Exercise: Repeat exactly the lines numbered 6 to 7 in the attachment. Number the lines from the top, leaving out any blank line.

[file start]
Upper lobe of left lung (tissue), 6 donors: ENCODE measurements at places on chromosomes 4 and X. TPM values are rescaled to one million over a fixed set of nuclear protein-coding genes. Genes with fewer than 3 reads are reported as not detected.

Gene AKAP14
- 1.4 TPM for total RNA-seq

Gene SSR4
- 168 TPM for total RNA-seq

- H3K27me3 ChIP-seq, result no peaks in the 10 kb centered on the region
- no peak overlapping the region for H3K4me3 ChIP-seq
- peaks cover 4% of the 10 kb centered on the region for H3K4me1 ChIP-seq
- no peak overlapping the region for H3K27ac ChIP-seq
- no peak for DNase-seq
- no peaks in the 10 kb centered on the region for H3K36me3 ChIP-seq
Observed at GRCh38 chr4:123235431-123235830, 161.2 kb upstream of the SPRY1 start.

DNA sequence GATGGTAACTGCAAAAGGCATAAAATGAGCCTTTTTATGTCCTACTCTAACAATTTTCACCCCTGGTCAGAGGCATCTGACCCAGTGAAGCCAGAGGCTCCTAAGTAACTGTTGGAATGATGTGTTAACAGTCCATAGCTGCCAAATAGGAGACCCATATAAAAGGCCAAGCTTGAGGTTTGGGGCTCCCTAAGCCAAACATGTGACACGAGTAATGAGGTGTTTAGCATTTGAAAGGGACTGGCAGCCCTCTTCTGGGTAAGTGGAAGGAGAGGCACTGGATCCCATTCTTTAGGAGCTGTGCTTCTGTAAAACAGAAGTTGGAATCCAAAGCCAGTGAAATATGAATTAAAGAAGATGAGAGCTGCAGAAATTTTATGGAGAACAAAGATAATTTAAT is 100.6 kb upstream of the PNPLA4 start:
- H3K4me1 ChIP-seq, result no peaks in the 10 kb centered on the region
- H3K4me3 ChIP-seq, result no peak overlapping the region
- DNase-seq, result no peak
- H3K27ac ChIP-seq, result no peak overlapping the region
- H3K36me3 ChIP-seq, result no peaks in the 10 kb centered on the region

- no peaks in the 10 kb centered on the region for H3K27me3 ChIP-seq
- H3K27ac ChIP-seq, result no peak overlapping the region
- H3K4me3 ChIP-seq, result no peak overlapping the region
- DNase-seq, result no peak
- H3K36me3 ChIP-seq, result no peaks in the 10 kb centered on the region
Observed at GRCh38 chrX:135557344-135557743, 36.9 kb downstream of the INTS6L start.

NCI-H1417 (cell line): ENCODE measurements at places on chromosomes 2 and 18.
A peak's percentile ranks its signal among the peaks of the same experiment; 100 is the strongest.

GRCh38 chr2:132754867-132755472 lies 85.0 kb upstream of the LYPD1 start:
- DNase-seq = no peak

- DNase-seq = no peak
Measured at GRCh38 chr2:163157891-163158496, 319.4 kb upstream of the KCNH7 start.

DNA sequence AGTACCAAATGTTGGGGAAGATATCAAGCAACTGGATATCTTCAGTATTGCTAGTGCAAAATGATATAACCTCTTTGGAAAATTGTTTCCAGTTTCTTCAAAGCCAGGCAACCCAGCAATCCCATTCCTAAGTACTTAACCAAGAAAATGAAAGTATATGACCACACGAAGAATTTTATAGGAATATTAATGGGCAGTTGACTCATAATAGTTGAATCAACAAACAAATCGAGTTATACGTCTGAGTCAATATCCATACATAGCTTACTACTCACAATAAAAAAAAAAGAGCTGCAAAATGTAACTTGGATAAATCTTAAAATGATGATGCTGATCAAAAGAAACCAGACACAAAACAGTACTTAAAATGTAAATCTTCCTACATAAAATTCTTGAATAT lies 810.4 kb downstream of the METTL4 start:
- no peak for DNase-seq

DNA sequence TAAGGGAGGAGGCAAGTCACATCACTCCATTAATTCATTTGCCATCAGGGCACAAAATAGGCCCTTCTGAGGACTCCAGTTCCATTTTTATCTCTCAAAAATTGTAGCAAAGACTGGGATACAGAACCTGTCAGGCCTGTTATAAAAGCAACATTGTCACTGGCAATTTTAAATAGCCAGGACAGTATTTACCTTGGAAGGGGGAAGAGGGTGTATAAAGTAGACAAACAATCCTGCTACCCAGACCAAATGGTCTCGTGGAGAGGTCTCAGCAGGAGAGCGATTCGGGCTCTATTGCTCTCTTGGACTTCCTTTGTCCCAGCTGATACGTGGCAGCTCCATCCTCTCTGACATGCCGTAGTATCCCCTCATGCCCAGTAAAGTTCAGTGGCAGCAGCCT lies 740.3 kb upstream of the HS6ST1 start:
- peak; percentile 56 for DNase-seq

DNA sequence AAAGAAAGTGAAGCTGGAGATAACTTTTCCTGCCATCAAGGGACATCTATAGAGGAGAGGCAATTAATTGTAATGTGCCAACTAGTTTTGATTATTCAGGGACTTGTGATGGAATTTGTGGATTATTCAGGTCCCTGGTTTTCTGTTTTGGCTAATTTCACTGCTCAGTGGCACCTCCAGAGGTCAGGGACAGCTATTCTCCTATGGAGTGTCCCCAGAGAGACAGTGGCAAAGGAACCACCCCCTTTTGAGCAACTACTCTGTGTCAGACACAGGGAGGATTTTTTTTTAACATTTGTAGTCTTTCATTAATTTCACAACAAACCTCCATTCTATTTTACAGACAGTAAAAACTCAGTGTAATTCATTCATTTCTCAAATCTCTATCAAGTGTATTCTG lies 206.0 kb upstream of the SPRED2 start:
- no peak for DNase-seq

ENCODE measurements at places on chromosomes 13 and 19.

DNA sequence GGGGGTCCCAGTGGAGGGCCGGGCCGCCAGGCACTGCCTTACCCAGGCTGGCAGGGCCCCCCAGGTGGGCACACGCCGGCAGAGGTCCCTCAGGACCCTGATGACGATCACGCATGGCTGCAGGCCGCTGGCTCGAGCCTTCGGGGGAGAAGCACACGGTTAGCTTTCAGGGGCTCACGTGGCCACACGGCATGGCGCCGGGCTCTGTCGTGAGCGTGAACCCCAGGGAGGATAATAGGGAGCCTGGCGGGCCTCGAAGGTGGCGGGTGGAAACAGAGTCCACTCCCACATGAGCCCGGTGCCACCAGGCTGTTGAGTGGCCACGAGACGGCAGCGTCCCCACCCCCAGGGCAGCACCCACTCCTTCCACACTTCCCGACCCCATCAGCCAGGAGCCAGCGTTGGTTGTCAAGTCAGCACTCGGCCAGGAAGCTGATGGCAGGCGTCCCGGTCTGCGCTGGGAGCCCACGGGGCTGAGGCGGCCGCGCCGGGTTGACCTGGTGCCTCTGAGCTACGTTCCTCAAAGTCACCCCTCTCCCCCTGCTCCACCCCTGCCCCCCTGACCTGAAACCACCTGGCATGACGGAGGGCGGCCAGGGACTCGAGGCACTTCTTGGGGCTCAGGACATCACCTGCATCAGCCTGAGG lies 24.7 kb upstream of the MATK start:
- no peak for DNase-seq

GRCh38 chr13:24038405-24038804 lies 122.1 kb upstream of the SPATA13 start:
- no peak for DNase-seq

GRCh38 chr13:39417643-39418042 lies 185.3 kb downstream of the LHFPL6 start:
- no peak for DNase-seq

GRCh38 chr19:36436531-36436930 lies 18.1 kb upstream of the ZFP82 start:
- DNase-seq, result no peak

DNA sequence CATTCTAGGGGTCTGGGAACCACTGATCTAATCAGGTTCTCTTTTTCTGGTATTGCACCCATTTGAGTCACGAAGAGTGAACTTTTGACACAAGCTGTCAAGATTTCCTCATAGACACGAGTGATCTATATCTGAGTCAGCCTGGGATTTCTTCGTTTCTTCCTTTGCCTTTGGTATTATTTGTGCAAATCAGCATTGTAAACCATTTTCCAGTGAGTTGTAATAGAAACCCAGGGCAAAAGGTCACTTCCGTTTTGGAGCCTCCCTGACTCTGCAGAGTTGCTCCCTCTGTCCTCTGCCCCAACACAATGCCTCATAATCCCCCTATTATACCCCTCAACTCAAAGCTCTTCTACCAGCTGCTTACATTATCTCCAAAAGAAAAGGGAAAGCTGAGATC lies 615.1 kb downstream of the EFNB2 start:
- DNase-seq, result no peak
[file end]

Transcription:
- H3K27me3 ChIP-seq, result no peaks in the 10 kb centered on the region
- no peak overlapping the region for H3K4me3 ChIP-seq